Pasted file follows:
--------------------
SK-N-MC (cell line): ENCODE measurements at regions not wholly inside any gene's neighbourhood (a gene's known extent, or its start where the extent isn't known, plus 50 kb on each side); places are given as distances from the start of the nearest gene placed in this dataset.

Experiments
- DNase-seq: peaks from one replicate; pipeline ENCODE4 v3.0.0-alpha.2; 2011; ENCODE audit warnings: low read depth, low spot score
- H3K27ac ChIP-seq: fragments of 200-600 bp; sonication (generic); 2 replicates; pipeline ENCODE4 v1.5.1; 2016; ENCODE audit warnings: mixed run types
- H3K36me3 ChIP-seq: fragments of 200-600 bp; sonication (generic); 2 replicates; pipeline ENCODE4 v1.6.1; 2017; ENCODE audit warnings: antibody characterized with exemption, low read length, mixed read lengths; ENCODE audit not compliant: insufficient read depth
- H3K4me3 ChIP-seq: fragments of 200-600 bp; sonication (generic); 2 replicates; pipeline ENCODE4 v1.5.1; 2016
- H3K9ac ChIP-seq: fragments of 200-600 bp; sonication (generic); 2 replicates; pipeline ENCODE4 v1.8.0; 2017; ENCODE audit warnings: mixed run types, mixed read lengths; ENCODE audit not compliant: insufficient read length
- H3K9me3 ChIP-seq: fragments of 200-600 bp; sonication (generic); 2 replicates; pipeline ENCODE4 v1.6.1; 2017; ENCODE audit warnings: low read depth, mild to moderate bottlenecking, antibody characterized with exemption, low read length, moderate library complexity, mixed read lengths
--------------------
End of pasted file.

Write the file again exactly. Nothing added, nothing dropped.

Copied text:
SK-N-MC (cell line): ENCODE measurements at regions not wholly inside any gene's neighbourhood (a gene's known extent, or its start where the extent isn't known, plus 50 kb on each side); places are given as distances from the start of the nearest gene placed in this dataset.

Experiments
- DNase-seq: peaks from one replicate; pipeline ENCODE4 v3.0.0-alpha.2; 2011; ENCODE audit warnings: low read depth, low spot score
- H3K27ac ChIP-seq: fragments of 200-600 bp; sonication (generic); 2 replicates; pipeline ENCODE4 v1.5.1; 2016; ENCODE audit warnings: mixed run types
- H3K36me3 ChIP-seq: fragments of 200-600 bp; sonication (generic); 2 replicates; pipeline ENCODE4 v1.6.1; 2017; ENCODE audit warnings: antibody characterized with exemption, low read length, mixed read lengths; ENCODE audit not compliant: insufficient read depth
- H3K4me3 ChIP-seq: fragments of 200-600 bp; sonication (generic); 2 replicates; pipeline ENCODE4 v1.5.1; 2016
- H3K9ac ChIP-seq: fragments of 200-600 bp; sonication (generic); 2 replicates; pipeline ENCODE4 v1.8.0; 2017; ENCODE audit warnings: mixed run types, mixed read lengths; ENCODE audit not compliant: insufficient read length
- H3K9me3 ChIP-seq: fragments of 200-600 bp; sonication (generic); 2 replicates; pipeline ENCODE4 v1.6.1; 2017; ENCODE audit warnings: low read depth, mild to moderate bottlenecking, antibody characterized with exemption, low read length, moderate library complexity, mixed read lengths